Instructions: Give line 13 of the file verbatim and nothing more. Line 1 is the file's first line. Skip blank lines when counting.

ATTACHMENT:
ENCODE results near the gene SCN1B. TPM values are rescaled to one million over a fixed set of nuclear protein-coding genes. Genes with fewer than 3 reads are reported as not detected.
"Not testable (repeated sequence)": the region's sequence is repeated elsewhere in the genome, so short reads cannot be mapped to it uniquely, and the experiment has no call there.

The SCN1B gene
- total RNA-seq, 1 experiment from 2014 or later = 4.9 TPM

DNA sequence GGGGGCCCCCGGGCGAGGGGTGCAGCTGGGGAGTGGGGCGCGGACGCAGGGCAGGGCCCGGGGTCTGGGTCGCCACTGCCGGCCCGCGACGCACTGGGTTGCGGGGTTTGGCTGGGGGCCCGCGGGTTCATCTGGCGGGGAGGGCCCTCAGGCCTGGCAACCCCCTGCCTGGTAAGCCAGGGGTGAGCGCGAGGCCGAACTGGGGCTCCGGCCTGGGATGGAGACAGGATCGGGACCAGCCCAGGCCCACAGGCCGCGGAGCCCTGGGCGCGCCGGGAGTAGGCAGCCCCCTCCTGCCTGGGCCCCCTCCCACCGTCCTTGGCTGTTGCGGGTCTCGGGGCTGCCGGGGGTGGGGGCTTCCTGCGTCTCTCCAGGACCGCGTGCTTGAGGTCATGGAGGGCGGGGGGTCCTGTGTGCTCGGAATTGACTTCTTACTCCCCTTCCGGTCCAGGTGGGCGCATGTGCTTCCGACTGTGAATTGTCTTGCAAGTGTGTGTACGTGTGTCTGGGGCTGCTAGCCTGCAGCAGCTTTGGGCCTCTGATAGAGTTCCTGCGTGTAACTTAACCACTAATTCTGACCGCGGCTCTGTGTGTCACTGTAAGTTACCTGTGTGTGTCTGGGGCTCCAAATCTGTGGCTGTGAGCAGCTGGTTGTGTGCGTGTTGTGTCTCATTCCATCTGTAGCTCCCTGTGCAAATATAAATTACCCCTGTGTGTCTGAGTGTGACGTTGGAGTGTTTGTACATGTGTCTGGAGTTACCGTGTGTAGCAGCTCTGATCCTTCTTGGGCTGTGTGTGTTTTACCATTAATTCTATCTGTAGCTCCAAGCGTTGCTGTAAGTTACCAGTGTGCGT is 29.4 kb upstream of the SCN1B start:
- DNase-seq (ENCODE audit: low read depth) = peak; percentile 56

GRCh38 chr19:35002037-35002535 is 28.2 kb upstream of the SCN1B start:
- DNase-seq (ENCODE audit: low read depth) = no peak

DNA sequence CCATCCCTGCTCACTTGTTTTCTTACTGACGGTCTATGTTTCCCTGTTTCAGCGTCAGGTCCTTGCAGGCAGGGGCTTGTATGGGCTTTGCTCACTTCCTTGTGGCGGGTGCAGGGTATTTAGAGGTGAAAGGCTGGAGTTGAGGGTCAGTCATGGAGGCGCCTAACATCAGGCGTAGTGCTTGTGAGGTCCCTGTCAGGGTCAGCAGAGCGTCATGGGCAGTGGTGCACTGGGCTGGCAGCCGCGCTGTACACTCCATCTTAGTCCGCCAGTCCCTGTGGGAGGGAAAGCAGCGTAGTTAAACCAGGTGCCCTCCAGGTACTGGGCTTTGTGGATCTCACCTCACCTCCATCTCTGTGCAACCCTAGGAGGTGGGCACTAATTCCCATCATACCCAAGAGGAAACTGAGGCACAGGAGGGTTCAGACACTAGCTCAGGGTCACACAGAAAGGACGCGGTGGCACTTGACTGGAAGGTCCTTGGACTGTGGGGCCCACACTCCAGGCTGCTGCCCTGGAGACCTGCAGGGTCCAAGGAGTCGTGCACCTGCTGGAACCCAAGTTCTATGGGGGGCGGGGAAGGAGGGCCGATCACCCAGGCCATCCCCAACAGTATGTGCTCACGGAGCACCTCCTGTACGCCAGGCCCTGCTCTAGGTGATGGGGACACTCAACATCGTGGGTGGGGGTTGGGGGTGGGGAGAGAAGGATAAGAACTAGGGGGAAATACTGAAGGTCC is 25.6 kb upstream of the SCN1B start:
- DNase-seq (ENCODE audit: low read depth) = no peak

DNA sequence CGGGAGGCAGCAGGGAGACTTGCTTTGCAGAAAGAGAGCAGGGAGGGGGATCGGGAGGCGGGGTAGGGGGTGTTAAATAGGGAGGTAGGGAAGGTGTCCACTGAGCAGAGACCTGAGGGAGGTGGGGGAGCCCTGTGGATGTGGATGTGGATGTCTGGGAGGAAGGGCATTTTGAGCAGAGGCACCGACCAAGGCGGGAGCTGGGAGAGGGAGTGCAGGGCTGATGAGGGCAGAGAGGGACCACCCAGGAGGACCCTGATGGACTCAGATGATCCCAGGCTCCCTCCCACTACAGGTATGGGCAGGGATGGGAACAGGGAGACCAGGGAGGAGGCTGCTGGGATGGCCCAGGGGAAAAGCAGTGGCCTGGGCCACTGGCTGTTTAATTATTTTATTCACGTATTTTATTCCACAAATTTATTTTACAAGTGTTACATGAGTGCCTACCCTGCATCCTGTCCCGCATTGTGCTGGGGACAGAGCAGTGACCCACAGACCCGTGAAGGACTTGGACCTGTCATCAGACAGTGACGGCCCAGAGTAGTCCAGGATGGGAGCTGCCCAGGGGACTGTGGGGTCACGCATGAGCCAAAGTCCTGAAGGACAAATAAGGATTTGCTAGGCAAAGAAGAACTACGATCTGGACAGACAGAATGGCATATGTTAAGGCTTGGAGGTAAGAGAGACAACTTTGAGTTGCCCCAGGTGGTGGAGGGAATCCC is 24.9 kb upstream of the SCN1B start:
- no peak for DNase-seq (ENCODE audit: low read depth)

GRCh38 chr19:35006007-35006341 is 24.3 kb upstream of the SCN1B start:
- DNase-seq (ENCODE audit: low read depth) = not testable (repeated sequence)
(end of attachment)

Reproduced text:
GRCh38 chr19:35006007-35006341 is 24.3 kb upstream of the SCN1B start: